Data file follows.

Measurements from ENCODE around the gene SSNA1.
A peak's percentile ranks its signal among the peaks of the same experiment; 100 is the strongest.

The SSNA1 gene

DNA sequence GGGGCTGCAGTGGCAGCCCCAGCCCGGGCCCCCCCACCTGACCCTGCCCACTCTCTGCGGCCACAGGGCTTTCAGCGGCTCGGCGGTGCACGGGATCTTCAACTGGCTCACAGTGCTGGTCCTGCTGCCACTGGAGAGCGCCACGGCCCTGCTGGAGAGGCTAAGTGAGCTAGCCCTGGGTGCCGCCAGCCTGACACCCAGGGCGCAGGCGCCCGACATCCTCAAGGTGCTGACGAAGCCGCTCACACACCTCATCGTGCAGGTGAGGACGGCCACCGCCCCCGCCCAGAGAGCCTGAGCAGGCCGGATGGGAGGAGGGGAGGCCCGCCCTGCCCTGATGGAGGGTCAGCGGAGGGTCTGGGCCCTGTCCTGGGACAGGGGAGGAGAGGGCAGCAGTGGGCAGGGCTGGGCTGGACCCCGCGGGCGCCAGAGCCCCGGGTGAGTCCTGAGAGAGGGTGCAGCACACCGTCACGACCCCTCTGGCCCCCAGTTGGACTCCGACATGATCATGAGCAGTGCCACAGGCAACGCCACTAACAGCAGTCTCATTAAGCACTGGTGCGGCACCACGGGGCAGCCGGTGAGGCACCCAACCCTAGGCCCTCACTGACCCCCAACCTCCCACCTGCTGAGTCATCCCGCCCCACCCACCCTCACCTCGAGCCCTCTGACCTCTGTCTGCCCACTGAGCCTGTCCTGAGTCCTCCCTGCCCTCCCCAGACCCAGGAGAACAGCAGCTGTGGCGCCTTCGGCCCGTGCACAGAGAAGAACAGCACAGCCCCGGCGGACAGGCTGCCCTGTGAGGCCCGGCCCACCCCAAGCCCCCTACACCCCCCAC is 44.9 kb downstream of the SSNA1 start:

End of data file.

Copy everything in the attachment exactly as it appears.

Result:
Measurements from ENCODE around the gene SSNA1.
A peak's percentile ranks its signal among the peaks of the same experiment; 100 is the strongest.

The SSNA1 gene

DNA sequence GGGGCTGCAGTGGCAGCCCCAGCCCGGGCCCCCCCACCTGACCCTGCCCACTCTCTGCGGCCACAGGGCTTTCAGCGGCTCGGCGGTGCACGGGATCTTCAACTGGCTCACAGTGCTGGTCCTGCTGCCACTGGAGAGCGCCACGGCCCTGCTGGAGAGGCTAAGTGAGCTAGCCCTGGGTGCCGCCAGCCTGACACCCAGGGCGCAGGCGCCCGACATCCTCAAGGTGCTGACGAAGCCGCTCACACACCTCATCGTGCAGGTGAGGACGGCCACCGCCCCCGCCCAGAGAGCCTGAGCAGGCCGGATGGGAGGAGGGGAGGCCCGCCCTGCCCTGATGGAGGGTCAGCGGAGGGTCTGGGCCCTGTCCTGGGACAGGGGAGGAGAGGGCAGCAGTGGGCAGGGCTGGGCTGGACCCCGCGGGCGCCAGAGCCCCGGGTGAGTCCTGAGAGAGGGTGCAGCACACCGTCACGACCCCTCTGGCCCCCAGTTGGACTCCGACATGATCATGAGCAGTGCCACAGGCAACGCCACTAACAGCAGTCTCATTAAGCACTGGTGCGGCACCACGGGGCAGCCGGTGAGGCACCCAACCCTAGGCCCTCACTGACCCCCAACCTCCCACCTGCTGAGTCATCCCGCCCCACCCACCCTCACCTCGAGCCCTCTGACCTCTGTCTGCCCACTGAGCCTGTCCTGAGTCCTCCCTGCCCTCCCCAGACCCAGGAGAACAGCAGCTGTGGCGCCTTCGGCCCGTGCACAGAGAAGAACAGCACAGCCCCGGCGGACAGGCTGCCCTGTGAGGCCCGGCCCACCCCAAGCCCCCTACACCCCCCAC is 44.9 kb downstream of the SSNA1 start: